The cover story of the Aug. 14, 1970 issue of LIFE magazine highlighted the “Summer Nomads” who hit the road in the latest and greatest recreational vehicles.

The phenomenon was burgeoning then, but it was not new. The history of the RV dates back to 1915, when the Conklin family retrofitted a bus by installing four beds and traveled the country in it. That started a craze which has continued and recently took new form with the #vanlife craze that flourished during the COVID-19 pandemic.

LIFE’s story, titled “Home, Home on the Road,” talked about how travelers in 1970 were flooding America’s national parks, and one big reason for this was the success of the recreational vehicle.

Part of the crush [at national parks] comes from the recent popularity of house trailers, truck-mounted “campers” and van-like motor homes, which can simply be wheeled into place at a campsite. There are more than 2.5 million of these, some of them elegantly furnished, with double beds, television and air conditioning, and many owners freely admit they aren’t nearly so interested in the great outdoors as they are in camaraderie of their fellow wheeled nomads.

The photos by Ralph Crane captured the great variety of mobile homes of that era. The star of the story was the Airstream, a trailer with a distinctive rounded aluminum body that had been around since 1936. Crane chronicled an annual gathering of Airstream devotees in Hershey, Pa., and also group of Airstream users who met in Great Falls, Mont., in advance of taking a group trek through Canada and up to Alaska. The Airstream remains popular today as do the gatherings: the big 2023 rally is slated for Rock Springs, Wyoming.

The story also surveyed other recreational vehicles, noting that what LIFE called “self-contained motor homes” such as the Winnebago were the fastest growing sector of the market.

And the essay included a tricked out van that is a forebear of the sort of vehicles that gained in popularity during the COVID pandemic age as #vanlife become a hot hashtag and more people pursued the dream of living a nomadic life.

Look through these pictures by Ralph Crane, and you’ll see people who used trailers find not just mobility but also community at the same time that they were getting away from it all.

Airstream trailers converged on a campground for a rally in Hershey, Pa., 1970.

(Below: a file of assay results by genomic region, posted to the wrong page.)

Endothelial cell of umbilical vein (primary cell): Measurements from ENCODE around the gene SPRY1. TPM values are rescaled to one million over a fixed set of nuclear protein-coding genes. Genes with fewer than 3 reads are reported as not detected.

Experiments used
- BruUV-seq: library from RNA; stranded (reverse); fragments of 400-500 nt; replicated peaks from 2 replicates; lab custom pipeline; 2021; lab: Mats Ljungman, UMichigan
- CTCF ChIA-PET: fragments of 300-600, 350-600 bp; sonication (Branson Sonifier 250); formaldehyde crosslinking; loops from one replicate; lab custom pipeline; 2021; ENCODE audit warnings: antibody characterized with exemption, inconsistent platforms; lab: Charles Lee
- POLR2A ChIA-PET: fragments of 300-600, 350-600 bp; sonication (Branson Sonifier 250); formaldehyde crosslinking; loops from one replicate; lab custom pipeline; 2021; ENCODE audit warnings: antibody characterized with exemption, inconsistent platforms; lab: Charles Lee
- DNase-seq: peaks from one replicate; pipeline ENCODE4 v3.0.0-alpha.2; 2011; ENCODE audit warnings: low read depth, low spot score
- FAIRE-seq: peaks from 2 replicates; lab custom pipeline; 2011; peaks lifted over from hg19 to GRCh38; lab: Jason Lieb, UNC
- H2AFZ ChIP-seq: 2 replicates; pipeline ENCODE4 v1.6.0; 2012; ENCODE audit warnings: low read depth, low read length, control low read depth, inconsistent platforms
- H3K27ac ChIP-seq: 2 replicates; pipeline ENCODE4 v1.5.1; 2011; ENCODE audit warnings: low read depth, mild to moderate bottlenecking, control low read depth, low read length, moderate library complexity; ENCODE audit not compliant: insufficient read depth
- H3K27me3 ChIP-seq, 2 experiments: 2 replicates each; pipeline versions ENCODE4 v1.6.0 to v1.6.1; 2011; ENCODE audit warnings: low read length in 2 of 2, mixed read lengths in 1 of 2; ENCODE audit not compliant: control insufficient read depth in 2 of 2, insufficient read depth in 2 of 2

Ralph Crane/Life Picture Collection/Shutterstock

Scene from a gathering of Airstream uses in Hershey, Pa., 1970.

Ralph Crane/Life Picture Collection/Shutterstock

George Grening and his wife (right) at an Airstream trailer rally, 1970; they brought their motorcycle along for quick side excursions.

Ralph Crane/Life Picture Collection/Shutterstock

Bob Newcomb and his family posed in front of their trailer at an Airstream convention in Hershey, Pa., 1970.

Ralph Crane/Life Picture Collection/Shutterstock

Bob Newcomb with a 16-month-old in his trailer, 1970.

Ralph Crane/Life Picture Collection/Shutterstock

Attendees at a trailer rally, 1970.

Ralph Crane/Life Picture Collection/Shutterstock

Scene from an Airstream trailer rally, 1970.

Ralph Crane/Life Picture Collection/Shutterstock

About 10,000 trailer fans converged on Hershey, Pa. for an annual gathering, 1970.

Ralph Crane/Life Picture Collection/Shutterstock

Aerial view of an annual gathering of Airstream travelers in Hershey, Pa., 1970.

Ralph Crane/Life Picture Collection/Shutterstock

Attendees at a trailer rally, 1970.

Ralph Crane/Life Picture Collection/Shutterstock

A group of Airstream travelers gathered in Great Falls, Montana before heading out on a trek across Canada and Alaska, 1970.

Ralph Crane/Life Picture Collection/Shutterstock

This model of trailer was 25 feet long and capable of sleeping up to 11 people, depending on the layout plan. Its cost in 1970 was $5,400.

Ralph Crane/Life Picture Collection/Shutterstock

From a 1970 LIFE story on the burgeoning popularity of trailer travel.

Ralph Crane/Life Picture Collection/Shutterstock

This wheeled bed by Wheel Mate was designed to be towed by motorcycle or small car. It came with a mattress and folding frame top and cost $480 in 1970.

Ralph Crane/Life Picture Collection/Shutterstock

The tent trailer, described by LIFE in 1970 as a common starter mobile home, cost between $300 and $2,000. The tent collapsed into the trailer for towing, and one model included a pullout kitchen.

Ralph Crane/Life Picture Collection/Shutterstock

This Gypsy Mini-Home was a 1970 example of a converted van; they sold for between $3,000 and $7,000 and included beds for up to five people.

Ralph Crane/Life Picture Collection/Shutterstock

This amphibious unit could slip off its trailer and become a houseboat; it featured wall-to-wall carpeting and cost $10,800 in 1970.

Ralph Crane/Life Picture Collection/Shutterstock

Self-contained motor homes like this one were in 1970 the fastest-growing category of recreational vehicle; this couple played cards in a 36-foot Winnebago that cost $8,500.

Ralph Crane/Life Picture Collection/Shutterstock

From a 1970 story on the burgeoning popularity of trailer life.

Ralph Crane/Life Picture Collection/Shutterstock

From a 1970 story on the burgeoning popularity of trailer life.

Ralph Crane/Life Picture Collection/Shutterstock

More Like This

destinations

Stones on the Run: A Death Valley Spectacle

destinations

A Summer-Ending, Hand-Harvested Seafood Soiree

destinations

Thomas Hart Benton: The Artist’s Days in Martha’s Vineyard

destinations

Atlantic City: Scenes From a Beach Town’s Heyday

destinations

Gordon Parks, Beachwear, Cuba, 1956

destinations

An All-Night Prom at Disneyland, 1961